Two captains of the same ship

Previous part of the post: My Three Comrades: the Chart, the Screener, and the Watchlist

Now let's move on to the fundamental analysis. Remember in this post I gave the example that a joint stock company can be thought of as a hotel, and owning shares can be thought of as owning one or more rooms in that hotel. So, imagine now that our hotel has a terrible foundation with lots of holes in it. What would happen to such a hotel? Of course, it could collapse, dragging everything down with it. It would also affect the value of the stock, and in our case, the value of the rooms. Because no one will want to buy rooms in such a hotel, on the contrary, they will try to sell them at any price, and then the value of rooms (stocks) will go down.

The purpose of fundamental analysis is to understand how financially stable and profitable the chosen company is. Sometimes they say that a company has a strong or weak foundation - a generalized conclusion based on analysis of its financial statements. So, our task will be to find stocks of companies with strong foundations.

Let's go to "Chart+" and select "Indicators" in the upper toolbar. A menu will open for you, where on the left we will select "Financials". Here we can select data from company reports: Balance Sheet, Income Statement and Cash Flow. They are issued quarterly and annually. Accordingly, you can select any indicator from the statements, such as revenue, select the period - quarter or year, and add it to the chart. In this way, you can study the dynamics of this indicator over time.

In addition to the reporting data, you can add so-called multipliers to the chart. They are placed in the same menu after the "Cash Flow" > subsection called "Statistics". What is a multiplier and how to analyze the statements, we will discuss in our separate posts on the fundamental analysis, and now let's move on to the technical analysis.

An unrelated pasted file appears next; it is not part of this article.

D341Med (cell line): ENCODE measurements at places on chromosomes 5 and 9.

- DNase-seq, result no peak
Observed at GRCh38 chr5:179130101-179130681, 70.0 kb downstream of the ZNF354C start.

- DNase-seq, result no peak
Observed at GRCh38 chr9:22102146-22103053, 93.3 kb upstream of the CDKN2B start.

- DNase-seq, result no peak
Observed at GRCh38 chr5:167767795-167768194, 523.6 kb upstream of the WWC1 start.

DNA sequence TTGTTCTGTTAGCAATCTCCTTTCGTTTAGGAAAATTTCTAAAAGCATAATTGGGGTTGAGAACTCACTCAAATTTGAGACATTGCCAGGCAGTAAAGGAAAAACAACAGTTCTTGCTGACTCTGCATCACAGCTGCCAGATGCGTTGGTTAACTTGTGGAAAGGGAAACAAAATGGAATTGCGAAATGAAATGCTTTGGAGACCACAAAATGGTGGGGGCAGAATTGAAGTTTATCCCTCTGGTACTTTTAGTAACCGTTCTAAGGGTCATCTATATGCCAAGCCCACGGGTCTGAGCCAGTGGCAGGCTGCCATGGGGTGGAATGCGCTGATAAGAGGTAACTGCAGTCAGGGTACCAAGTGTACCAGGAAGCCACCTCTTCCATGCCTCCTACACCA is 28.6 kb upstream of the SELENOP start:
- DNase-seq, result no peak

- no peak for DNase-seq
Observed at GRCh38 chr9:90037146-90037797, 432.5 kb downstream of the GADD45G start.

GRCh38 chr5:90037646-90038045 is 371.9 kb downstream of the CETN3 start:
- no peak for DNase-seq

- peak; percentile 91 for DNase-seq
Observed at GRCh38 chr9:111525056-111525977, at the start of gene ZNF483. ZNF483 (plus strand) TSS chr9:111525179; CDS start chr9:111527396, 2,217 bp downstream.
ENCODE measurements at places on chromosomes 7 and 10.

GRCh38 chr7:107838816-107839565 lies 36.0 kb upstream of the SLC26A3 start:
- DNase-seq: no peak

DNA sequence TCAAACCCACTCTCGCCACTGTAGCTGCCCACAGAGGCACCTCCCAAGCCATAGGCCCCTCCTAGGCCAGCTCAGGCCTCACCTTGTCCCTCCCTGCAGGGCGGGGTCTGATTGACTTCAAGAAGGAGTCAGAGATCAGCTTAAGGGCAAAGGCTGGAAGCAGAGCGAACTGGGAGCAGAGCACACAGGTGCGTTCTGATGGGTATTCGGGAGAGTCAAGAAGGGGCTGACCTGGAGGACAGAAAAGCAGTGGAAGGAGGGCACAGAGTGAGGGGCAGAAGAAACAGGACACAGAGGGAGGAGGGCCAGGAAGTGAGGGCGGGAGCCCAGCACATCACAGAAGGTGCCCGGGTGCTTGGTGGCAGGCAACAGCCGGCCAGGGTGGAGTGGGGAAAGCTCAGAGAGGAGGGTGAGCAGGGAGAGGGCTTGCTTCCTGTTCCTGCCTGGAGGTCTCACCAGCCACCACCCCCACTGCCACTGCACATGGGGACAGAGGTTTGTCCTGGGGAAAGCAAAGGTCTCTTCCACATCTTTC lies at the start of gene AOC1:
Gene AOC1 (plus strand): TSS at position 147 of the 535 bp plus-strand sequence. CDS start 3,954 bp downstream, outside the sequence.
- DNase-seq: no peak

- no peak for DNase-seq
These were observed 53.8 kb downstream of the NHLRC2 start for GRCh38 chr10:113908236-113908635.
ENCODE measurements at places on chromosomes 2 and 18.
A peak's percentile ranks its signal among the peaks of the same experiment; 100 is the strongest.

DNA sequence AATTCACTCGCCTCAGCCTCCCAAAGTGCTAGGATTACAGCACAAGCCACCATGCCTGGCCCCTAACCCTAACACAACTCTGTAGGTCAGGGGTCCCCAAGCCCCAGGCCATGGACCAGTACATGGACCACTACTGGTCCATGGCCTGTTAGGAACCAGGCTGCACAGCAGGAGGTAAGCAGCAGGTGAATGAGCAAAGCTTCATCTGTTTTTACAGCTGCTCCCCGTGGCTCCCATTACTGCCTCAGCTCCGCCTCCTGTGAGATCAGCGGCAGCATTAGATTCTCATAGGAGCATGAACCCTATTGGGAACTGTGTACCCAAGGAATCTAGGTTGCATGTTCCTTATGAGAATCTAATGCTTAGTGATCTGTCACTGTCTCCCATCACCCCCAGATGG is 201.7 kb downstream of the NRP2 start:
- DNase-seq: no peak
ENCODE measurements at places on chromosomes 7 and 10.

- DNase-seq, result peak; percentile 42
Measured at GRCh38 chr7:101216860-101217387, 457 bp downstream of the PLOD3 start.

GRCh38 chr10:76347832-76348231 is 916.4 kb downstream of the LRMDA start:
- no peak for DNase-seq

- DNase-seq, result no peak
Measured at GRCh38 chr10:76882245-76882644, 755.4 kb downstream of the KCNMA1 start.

Technical analysis is a search for recurring patterns on a price chart in order to predict its future behavior.

Let's go back to the time when candlesticks were invented. These charts appealed to traders so much that they began to look for repeating combinations of candlesticks, which served as signals of future price movement.

For example, there is a combination called "bearish engulfing". When the market has a clear upward trend, and in one day, a massive bearish candle appears, the body of which closes the body and shadows of the previous candle - it can herald the reversal of the uptrend.

Or, if the market for three days in a row is drawn three black candles with massive bodies - they are called "three crows". Traders interpret this as a sign that the downtrend is continuing.

Doesn't that sound like an omen to you? In fact, people have made up dozens of similar patterns and many more that, like weather forecasts, don't always come true.

You must have sensed that I cover this topic rather cursorily? This is due to the fact that I do not use technical analysis at all. That is, I do not make predictions based on recurring situations from the past.

I do, however, use one of the tools of technical analysis, which is the average value of the stock price over the year. Not to make predictions, but to have a guideline: when to buy and when to sell stocks of companies with strong fundamentals.

I will surely elaborate on this in my next posts, but for now, wrapping up the topic of technical analysis, I want to give one analogy.

Stock price movements can be compared to the sea: sometimes it is calm and sometimes it is subject to strong waves. An investor can be compared to the captain of a ship who has to decide whether to put to sea now or not (i.e. whether to buy stocks or not).

A captain who looks at the official weather reports and gauges is like an investor who uses fundamental analysis. And a captain who is only guided by omens and his gut is like an investor making a decision based on technical analysis.

You can be captain number two without me, but how to become captain number one is the subject of my blog.

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